Entertainment Magazine

Dawn of the Dead

Production Information

Why it started...where it started—NOT KNOWN.

Whatever happened, however it started, overnight, the world has become a living nightmare of surreal proportions, with the planet’s population hit by an inexplicable, unfathomable and lethal plague—and the dead aren’t staying dead.

Corpses yearning for their next meal are now stalking the few remaining survivors, driven by their insatiable hunger to feed upon the flesh of the living.

After a terrifying escape from her suburban Wisconsin home on the morning after, Ana Clark (SARAH POLLEY) runs into a small group of the still-living, including: a stoic police officer, Kenneth (VING RHAMES); Michael, an unassuming electronics salesman (JAKE WEBER); a street- rough Andre (MEKHI PHIFER) and his pregnant wife. This ragtag group seeks refuge in a fortress of the late 20 th Century—an abandoned, upscale suburban mall. As the world outside grows more hellish, as the ever-increasing army of decomposing zombies tirelessly strive to infiltrate the mall, the survivors battle the undead, each other and their own fears and suspicions.

Sealed off from the rest of what used to be the world, the mall’s inhabitants—now one of the last bastions of humanity— must learn to co-exist with each other and use every available resource in their fight to remain alive, and more importantly, human.

Dawn of the Dead – Production Information

When there is no room in hell, the dead will walk the earth...

A re-envisioning of George A. Romero’s apocalyptic horror classic 25 years later, Dawn of the Dead marks the directorial debut of award-winning commercial director/cinematographer ZACK SNYDER, from an adapted screenplay by JAMES GUNN (Tromeo & Juliet). RICHARD P. RUBINSTEIN (Pet Sematary), MARC ABRAHAM (The Rundown) and ERIC NEWMAN (The Emperor’s Club) produce, with THOMAS A. BLISS (Bring It On), DENNIS E. JONES (Outbreak) and ARMYAN BERNSTEIN (Open Range) serving as executive producers. MICHAEL MESSINA is co-producer.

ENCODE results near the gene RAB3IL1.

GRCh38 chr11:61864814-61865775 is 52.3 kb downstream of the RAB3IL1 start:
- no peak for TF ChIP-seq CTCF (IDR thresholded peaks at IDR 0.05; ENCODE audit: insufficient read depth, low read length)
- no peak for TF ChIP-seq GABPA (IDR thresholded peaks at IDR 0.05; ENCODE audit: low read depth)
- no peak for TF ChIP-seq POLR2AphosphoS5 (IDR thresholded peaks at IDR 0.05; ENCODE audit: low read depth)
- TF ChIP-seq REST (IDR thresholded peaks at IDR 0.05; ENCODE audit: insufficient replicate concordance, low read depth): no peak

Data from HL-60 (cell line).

Joining Polley, Rhames, Weber and Phifer in the cast are an ensemble of acting veterans as well as fresh faces, including TY BURRELL (Black Hawk Down), MICHAEL KELLY (Unbreakable), KEVIN ZEGERS (Air Bud franchise) and LINDY BOOTH (Wrong Turn).

Behind-the-camera talent includes director of photography MATTHEW F. LEONETTI, A.S.C. (2 Fast 2 Furious), production designer ANDREW NESKOROMNY (Seabiscuit) and editor NIVEN HOWIE (Lock, Stock and Two Smoking Barrels), along with two-time Oscar®-winning makeup artist DAVID LeROY ANDERSON (Men in Black) providing the look for this new breed of zombies. The music supervisor is G. MARQ ROSWELL (Spy Game) and the music is by TYLER BATES (You Got Served). http://www.dawnofthedeadmovie.net


For the most part, the filmmakers and many of the talent behind Dawn of the Dead shared the same kind of single-minded drive as the ever-growing horde of living corpses at the center of their film.

The zombies on-screen just want to feed; those involved in this Dawn just wanted to make a zombie movie.